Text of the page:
From the my-opinion-might-suck-but-I-say-it-anyway department..
Yesterday I had the opportunity to attend yet another WebMontag session in Nürnberg this time. Somehow I’m getting a taste for it. The venue this time was not a concert hall, but a meeting room at NIK (de), an organization helping businesses and start ups (it’s more than that really). Free drinks, beamer, and a good crowd!
The first presentation by Tobias Lampe was about a new idea: WhatsYourPlace (de). Interesting because people can virtually buy a spot of the world through Google Maps for real money. So they become virtual owner and take care of the place online. It reminded me of the nutcase in The Netherlands selling parcels of the Moon, but this is not to become real owner thus, more a game with real money (like, poker?!?).
The project is pretty new, started November 2007, but I’m curious how it evolves. To bad it’s not open for everyone yet, only in German right now, a problem of lots of companies and startups: not thinking global while the medium, the internet, and the market is global.
Now, I forgot to ask if the backend is MySQL, weird. (It is written in PHP.)
Second talk by Daniel Cieslar (de) was about Novinet‘s new tool to make “nice”, funky, animated banners, on the fly, using a web application. I’m not sure if it’s really that new, but the tool behind looked pretty neat. It’s a bit like making images on the fly really. Well, I’m not for banners, but it keeps the world turning (no pun intended).
Then it was me. After folks got refreshments, I started presenting again MySQL’s history as a company and the Sun Microsystems deal. It was a bit like last week, but I left out the technical stuff, or didn’t go in detail. Instead I went on talking about MySQL Proxy which might be interesting for startups or for new projects. This was well received, but I didn’t do a very good job explaining it (partially because it was in German and the matter still a bit new).
Next I picked up some discussions that went on during the other presentations. I exposed the attendees to my personal view on Web 2.0, which is “Been there, done that. Think about Web 3.0 or the next big thing too”. OK, one needs to make money and keep busy, so that’s still on going. But we can also start thinking a bit, or maybe it’s already to late?
Some more discussions followed about scaling, backing up data and replication. Somehow I felt the need saying to take any data seriously. So making backups and tuning the database is very important. Not putting a bit money or energy is might make a startup a ticking time bomb.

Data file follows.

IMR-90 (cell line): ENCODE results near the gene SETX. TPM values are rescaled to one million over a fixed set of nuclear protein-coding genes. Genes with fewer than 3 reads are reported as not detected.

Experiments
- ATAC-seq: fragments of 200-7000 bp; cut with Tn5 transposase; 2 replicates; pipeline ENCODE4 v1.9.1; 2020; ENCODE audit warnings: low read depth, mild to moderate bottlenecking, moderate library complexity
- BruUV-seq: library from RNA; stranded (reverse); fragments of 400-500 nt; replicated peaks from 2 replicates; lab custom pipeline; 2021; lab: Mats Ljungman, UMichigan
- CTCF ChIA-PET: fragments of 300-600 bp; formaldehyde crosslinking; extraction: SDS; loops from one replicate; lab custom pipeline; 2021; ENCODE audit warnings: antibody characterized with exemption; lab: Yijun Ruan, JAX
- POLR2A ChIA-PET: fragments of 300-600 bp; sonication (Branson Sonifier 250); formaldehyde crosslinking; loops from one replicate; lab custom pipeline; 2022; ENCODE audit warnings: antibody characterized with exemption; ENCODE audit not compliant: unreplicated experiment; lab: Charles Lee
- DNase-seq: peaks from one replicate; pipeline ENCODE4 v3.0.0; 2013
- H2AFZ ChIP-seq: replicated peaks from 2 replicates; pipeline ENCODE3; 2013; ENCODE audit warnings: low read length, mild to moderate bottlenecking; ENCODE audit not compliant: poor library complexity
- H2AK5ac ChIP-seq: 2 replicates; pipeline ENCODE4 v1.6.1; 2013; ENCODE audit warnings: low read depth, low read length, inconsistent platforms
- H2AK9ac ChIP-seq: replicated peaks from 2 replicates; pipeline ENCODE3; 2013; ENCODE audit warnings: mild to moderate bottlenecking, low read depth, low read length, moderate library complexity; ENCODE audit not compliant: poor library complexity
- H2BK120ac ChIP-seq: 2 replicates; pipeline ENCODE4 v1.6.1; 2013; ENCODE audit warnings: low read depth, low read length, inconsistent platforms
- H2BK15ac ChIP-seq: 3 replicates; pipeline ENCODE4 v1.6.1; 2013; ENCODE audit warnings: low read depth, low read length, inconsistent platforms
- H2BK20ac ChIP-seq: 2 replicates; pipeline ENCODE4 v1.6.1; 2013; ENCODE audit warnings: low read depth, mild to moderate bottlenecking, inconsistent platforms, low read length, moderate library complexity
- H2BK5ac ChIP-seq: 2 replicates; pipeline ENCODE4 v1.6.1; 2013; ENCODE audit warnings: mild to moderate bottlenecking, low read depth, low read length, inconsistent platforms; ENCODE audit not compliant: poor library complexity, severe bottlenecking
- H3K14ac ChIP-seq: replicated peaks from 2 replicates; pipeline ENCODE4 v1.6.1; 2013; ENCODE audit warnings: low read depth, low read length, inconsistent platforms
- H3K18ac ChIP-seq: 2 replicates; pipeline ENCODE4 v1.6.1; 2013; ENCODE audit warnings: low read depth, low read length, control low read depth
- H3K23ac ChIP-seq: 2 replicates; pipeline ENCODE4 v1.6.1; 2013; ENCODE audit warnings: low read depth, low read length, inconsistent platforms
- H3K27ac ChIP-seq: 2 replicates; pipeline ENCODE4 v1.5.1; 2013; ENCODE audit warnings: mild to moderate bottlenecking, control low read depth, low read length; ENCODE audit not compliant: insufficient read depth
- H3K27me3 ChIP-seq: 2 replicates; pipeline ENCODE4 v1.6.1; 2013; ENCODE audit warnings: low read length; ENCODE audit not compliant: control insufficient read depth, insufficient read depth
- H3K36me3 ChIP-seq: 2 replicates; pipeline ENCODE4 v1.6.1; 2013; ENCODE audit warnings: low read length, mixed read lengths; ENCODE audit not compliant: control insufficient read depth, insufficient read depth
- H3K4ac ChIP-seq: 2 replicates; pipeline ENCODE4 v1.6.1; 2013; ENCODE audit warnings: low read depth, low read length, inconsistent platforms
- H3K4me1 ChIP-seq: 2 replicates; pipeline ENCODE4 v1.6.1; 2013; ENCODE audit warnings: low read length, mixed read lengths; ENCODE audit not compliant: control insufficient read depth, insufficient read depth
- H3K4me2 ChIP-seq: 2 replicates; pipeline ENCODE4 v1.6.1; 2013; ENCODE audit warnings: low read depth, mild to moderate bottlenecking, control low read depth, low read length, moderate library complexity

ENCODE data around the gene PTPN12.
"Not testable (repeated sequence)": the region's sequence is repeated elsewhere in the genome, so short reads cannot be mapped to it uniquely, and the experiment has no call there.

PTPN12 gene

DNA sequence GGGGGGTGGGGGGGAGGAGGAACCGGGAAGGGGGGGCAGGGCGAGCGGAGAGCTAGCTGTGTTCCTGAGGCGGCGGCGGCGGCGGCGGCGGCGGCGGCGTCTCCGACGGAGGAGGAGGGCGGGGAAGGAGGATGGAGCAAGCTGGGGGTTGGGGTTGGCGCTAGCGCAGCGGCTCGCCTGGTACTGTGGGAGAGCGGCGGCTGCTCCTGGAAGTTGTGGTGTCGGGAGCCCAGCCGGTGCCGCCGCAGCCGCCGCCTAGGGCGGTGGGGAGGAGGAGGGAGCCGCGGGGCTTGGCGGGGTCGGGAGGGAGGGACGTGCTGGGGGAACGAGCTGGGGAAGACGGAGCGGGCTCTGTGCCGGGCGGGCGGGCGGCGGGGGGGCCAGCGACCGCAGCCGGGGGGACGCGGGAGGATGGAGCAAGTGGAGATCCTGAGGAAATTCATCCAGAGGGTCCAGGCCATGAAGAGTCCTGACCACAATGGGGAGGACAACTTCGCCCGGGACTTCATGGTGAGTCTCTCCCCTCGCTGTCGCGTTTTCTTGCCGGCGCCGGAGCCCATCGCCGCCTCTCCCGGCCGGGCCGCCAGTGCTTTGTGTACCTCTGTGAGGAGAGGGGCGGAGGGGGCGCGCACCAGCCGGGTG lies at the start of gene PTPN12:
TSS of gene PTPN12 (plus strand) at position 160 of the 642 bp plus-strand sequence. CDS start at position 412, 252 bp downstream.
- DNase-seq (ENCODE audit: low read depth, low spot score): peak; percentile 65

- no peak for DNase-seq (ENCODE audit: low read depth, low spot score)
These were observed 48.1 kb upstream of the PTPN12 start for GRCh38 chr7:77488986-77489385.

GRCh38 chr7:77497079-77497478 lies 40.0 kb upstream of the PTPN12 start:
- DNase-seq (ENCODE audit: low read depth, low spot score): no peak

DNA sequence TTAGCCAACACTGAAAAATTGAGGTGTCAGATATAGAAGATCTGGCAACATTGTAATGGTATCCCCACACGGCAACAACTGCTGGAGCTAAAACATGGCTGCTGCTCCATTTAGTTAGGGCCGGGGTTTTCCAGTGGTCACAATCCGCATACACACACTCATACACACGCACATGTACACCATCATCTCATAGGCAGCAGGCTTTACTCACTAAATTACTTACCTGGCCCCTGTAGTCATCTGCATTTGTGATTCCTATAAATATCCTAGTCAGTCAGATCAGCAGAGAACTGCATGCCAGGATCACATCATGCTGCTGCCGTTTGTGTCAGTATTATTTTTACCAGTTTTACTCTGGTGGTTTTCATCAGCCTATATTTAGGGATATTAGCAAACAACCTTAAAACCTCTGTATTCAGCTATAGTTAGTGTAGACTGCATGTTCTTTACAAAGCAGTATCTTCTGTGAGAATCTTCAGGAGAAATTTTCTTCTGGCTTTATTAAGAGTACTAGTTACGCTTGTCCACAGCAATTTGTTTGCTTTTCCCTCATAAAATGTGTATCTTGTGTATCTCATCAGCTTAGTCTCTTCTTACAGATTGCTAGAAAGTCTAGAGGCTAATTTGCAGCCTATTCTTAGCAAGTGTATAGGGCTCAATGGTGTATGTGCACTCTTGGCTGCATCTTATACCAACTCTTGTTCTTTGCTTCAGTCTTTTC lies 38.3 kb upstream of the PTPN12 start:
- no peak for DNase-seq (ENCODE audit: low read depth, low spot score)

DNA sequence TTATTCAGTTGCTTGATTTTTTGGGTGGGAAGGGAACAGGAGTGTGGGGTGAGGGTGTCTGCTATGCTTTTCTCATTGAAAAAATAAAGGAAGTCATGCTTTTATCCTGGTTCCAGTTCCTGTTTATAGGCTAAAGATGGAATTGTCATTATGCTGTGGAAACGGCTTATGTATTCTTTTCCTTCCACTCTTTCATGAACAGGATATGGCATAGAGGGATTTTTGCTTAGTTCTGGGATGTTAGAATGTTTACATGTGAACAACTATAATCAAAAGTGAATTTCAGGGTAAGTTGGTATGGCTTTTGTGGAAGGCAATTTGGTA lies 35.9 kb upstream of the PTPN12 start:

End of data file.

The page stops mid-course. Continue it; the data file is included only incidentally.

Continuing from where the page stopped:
My train-alarm was meanwhile going off on my mobile, so I had to leave when the “What’s Web 2.0 anyway?” discussion was ongoing.. But I left with a note: “Web 2.0 OK, but it’s only good when running MySQL!”. Well, I was joking, and they understood, lucky me! Well, it’s great people are choosing MySQL of course, but I’m not religious about it.
Yet another great WebMontag indeed!
(And my first experience with Nürnberg the City, didn’t know it was so big!)
I drafted some blog entry about last week’s WebMontag (de) session in Frankfurt am Main but somehow I managed forgetting posting it.
It was my first experience with the WebMontag events, so I didn’t really know what to expect. However, I’m happy I attended and talked there!
- Andreas Demmer gave a talk about how web designers can run browsers not written for the OS one develops on. He mentioned among other things VMWare, VirtualBox and Wine.
- Dirk Friedenberger presented a Ajax bomberman game (de) with Tomcat backend. I must say I was quite impressed what he made there. Nice showcase!
I went also on stage, and for the first time doing it in German! And I must say I really really enjoyed it. The audience was also cool, so that helped to overcome my little stress with the language in the beginning. The talk went a bit about the history of MySQL as a company. Still lots of people have no clue there is a company behind it. I continued with the acquisition by Sun Microsystems, mimicking Kaj Arno‘s talk in Munich (Germany).
The talk ended with an overview what’s coming with MySQL 5.1 and 6.0, since I really didn’t prepare for it. However, I had a blast! Feedback was great too!